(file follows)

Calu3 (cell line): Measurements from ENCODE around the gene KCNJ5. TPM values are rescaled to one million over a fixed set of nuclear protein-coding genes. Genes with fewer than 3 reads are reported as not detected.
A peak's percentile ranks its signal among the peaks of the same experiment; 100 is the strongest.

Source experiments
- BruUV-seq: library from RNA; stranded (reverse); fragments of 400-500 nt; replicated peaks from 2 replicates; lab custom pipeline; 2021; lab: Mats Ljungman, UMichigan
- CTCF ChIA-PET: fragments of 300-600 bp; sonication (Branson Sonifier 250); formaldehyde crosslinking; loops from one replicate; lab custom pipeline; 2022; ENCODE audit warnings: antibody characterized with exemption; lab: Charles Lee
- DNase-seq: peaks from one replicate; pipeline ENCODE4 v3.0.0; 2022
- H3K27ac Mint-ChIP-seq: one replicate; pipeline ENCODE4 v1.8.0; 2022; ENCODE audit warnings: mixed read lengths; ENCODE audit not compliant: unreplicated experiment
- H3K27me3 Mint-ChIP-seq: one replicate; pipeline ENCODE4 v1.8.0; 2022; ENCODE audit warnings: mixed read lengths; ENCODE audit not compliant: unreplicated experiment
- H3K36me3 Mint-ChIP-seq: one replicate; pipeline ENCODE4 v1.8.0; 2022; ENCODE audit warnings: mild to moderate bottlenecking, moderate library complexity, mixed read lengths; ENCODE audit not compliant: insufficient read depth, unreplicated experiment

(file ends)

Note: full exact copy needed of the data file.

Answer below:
Calu3 (cell line): Measurements from ENCODE around the gene KCNJ5. TPM values are rescaled to one million over a fixed set of nuclear protein-coding genes. Genes with fewer than 3 reads are reported as not detected.
A peak's percentile ranks its signal among the peaks of the same experiment; 100 is the strongest.

Source experiments
- BruUV-seq: library from RNA; stranded (reverse); fragments of 400-500 nt; replicated peaks from 2 replicates; lab custom pipeline; 2021; lab: Mats Ljungman, UMichigan
- CTCF ChIA-PET: fragments of 300-600 bp; sonication (Branson Sonifier 250); formaldehyde crosslinking; loops from one replicate; lab custom pipeline; 2022; ENCODE audit warnings: antibody characterized with exemption; lab: Charles Lee
- DNase-seq: peaks from one replicate; pipeline ENCODE4 v3.0.0; 2022
- H3K27ac Mint-ChIP-seq: one replicate; pipeline ENCODE4 v1.8.0; 2022; ENCODE audit warnings: mixed read lengths; ENCODE audit not compliant: unreplicated experiment
- H3K27me3 Mint-ChIP-seq: one replicate; pipeline ENCODE4 v1.8.0; 2022; ENCODE audit warnings: mixed read lengths; ENCODE audit not compliant: unreplicated experiment
- H3K36me3 Mint-ChIP-seq: one replicate; pipeline ENCODE4 v1.8.0; 2022; ENCODE audit warnings: mild to moderate bottlenecking, moderate library complexity, mixed read lengths; ENCODE audit not compliant: insufficient read depth, unreplicated experiment